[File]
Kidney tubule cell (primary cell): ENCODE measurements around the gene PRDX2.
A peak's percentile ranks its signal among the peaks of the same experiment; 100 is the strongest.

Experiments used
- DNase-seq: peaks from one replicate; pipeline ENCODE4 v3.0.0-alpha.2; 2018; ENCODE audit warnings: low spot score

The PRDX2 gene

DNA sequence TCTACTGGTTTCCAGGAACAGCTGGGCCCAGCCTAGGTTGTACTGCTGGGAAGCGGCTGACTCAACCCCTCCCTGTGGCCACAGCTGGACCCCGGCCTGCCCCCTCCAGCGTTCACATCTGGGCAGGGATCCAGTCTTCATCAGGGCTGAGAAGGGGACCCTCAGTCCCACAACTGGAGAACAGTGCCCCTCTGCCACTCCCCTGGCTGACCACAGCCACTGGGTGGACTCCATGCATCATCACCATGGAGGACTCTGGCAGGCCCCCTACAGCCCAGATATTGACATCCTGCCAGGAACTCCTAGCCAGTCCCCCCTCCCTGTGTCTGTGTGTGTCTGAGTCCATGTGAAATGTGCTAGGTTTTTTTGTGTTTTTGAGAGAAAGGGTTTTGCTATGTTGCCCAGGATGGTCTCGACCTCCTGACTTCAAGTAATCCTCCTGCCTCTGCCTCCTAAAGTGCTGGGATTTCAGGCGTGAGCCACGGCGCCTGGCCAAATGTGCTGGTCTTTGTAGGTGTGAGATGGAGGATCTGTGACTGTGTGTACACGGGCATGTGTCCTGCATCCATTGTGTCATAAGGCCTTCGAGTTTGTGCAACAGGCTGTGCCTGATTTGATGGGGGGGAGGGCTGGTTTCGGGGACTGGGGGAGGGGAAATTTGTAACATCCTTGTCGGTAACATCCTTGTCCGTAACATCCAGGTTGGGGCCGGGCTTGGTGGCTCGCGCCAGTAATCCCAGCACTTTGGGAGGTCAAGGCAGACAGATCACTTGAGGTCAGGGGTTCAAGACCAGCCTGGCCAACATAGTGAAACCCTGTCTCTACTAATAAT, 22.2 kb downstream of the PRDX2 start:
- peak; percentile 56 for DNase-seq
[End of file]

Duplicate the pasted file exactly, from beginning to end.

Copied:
Kidney tubule cell (primary cell): ENCODE measurements around the gene PRDX2.
A peak's percentile ranks its signal among the peaks of the same experiment; 100 is the strongest.

Experiments used
- DNase-seq: peaks from one replicate; pipeline ENCODE4 v3.0.0-alpha.2; 2018; ENCODE audit warnings: low spot score

The PRDX2 gene

DNA sequence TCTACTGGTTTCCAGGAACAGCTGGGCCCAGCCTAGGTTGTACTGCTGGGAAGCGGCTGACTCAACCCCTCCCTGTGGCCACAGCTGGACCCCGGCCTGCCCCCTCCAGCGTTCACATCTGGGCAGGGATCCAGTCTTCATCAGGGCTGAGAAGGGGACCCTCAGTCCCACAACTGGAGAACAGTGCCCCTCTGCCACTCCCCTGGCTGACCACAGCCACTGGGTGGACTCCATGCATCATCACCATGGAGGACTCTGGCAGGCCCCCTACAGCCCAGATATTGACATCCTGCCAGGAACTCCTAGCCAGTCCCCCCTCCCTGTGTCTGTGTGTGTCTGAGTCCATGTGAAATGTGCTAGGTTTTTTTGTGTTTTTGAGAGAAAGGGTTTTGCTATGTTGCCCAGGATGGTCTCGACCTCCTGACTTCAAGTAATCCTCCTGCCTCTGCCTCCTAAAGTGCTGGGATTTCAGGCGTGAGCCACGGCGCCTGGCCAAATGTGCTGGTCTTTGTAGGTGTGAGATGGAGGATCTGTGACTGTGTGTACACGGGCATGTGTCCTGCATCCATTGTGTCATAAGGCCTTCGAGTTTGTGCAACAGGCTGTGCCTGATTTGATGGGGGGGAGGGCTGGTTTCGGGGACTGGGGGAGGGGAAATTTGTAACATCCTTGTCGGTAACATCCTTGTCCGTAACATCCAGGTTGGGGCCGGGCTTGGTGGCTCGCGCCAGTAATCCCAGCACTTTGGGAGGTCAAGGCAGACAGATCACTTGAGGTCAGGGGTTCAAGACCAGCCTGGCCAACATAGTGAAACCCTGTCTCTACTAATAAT, 22.2 kb downstream of the PRDX2 start:
- peak; percentile 56 for DNase-seq